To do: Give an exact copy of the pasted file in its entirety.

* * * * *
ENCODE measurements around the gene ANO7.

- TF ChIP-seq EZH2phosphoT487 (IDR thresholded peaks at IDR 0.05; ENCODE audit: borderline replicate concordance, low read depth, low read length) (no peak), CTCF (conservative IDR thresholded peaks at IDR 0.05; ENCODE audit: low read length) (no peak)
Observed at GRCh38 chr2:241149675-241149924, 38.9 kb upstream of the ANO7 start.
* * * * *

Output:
ENCODE measurements around the gene ANO7.

- TF ChIP-seq EZH2phosphoT487 (IDR thresholded peaks at IDR 0.05; ENCODE audit: borderline replicate concordance, low read depth, low read length) (no peak), CTCF (conservative IDR thresholded peaks at IDR 0.05; ENCODE audit: low read length) (no peak)
Observed at GRCh38 chr2:241149675-241149924, 38.9 kb upstream of the ANO7 start.